The first step is to determine "whether the claimant is presently engaging in substantially gainful activity." Parra v. Astrue, 481 F.3d 742, 746 (9th Cir. 2007). If the claimant is engaging in substantially gainful activity, disability benefits will be denied. Bowen v. Yuckert, 482 U.S. 137, 140 (1987). Second, the ALJ must determine whether the claimant has a severe impairment or combination of impairments. Parra, 481 F.3d at 746. An impairment is not severe if it does not significantly limit the claimant's ability to work. Smolen v. Chater, 80 F.3d 1273, 1290 (9th Cir. 1996). The ALJ, however, must consider the combined effect of all the claimant's impairments on his or her ability to function, regardless of whether each alone is sufficiently severe. Id. Also, the ALJ must consider the claimant's subjective symptoms in determining severity. Id.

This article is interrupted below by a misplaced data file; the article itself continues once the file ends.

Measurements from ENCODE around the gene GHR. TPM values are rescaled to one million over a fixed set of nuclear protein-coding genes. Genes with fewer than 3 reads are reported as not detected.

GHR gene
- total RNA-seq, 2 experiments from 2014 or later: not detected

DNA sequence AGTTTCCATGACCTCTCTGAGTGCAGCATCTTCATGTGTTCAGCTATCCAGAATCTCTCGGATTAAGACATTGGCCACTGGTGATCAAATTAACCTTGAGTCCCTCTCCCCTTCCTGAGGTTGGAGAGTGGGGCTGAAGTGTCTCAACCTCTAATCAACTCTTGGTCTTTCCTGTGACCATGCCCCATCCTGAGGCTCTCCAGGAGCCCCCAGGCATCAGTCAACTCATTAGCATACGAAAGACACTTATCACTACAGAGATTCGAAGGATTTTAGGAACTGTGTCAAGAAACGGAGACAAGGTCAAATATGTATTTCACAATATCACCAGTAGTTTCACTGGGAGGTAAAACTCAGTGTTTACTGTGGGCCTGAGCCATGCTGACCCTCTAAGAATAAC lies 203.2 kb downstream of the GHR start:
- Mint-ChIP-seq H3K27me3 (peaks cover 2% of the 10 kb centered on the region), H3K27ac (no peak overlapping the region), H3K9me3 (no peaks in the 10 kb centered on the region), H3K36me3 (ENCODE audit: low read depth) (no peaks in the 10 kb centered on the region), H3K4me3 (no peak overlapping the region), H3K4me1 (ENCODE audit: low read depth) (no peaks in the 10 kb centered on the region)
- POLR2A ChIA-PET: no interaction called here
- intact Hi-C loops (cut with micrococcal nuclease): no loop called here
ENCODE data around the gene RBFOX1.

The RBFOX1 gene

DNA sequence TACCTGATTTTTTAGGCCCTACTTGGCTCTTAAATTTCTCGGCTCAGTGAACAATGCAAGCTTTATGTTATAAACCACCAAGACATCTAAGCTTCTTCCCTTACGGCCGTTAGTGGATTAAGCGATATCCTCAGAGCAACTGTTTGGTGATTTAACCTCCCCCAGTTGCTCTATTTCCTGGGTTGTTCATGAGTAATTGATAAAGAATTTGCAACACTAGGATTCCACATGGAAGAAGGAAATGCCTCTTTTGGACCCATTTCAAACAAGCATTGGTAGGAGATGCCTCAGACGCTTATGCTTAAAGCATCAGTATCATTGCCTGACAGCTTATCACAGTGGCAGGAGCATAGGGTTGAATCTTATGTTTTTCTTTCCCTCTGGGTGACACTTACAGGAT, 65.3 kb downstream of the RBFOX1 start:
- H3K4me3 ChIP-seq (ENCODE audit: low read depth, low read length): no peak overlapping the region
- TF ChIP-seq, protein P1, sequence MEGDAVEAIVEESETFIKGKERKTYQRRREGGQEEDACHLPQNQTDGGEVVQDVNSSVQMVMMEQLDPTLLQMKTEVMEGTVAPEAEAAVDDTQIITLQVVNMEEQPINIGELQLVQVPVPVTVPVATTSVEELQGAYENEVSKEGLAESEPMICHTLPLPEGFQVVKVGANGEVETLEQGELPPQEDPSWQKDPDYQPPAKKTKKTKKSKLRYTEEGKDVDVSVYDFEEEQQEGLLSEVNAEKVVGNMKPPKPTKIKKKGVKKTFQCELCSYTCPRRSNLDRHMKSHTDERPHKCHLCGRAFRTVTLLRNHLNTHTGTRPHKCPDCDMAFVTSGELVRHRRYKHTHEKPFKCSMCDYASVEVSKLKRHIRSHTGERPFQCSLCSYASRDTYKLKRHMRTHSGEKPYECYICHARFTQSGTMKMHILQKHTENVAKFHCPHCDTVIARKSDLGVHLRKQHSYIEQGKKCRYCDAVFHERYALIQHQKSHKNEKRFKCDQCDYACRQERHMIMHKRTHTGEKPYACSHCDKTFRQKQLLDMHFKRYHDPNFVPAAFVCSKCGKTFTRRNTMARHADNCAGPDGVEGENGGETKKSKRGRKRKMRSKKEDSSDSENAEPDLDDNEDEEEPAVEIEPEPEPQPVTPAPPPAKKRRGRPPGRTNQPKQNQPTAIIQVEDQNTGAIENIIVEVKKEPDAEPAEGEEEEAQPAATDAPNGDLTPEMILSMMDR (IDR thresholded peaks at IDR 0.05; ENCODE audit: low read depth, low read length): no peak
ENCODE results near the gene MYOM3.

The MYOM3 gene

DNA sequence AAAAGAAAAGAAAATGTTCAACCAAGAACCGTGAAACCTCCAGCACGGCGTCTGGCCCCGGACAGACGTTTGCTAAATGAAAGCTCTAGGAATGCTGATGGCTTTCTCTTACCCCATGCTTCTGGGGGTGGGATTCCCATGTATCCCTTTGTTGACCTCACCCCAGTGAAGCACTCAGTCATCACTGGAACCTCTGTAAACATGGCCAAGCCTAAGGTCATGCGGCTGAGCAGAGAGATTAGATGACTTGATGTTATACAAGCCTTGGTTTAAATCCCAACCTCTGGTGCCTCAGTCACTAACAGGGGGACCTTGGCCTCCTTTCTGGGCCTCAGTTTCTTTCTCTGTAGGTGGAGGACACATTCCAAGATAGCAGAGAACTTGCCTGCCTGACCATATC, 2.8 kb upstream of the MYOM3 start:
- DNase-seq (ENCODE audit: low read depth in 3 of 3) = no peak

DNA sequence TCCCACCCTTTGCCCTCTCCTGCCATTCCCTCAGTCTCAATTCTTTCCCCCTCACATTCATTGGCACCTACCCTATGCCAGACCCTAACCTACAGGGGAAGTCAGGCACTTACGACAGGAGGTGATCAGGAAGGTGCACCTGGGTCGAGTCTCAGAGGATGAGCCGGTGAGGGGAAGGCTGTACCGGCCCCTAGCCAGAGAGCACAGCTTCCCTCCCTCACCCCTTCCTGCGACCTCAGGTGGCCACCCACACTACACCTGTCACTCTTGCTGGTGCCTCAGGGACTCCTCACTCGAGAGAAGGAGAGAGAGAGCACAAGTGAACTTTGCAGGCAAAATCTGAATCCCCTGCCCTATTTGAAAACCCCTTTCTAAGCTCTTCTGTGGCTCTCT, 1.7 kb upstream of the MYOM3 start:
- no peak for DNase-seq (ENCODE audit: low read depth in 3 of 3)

Third, the ALJ must determine whether the impairment is listed, or equivalent to an impairment listed, in Appendix I of the regulations. Parra, 481 F.3d at 746. If the impediment meets or equals one of the listed impairments, the claimant is presumptively disabled. Bowen, 482 U.S. at 141.

Fourth, the ALJ must determine whether the impairment prevents the claimant from doing past relevant work. Pinto v. Massanari, 249 F.3d 840, 844-45 (9th Cir. 2001). If the claimant cannot perform his or her past relevant work, the ALJ proceeds to the fifth step and must determine whether the impairment prevents the claimant from performing any other substantial gainful activity. Moore v. Apfel, 216 F.3d 864, 869 (9th Cir. 2000).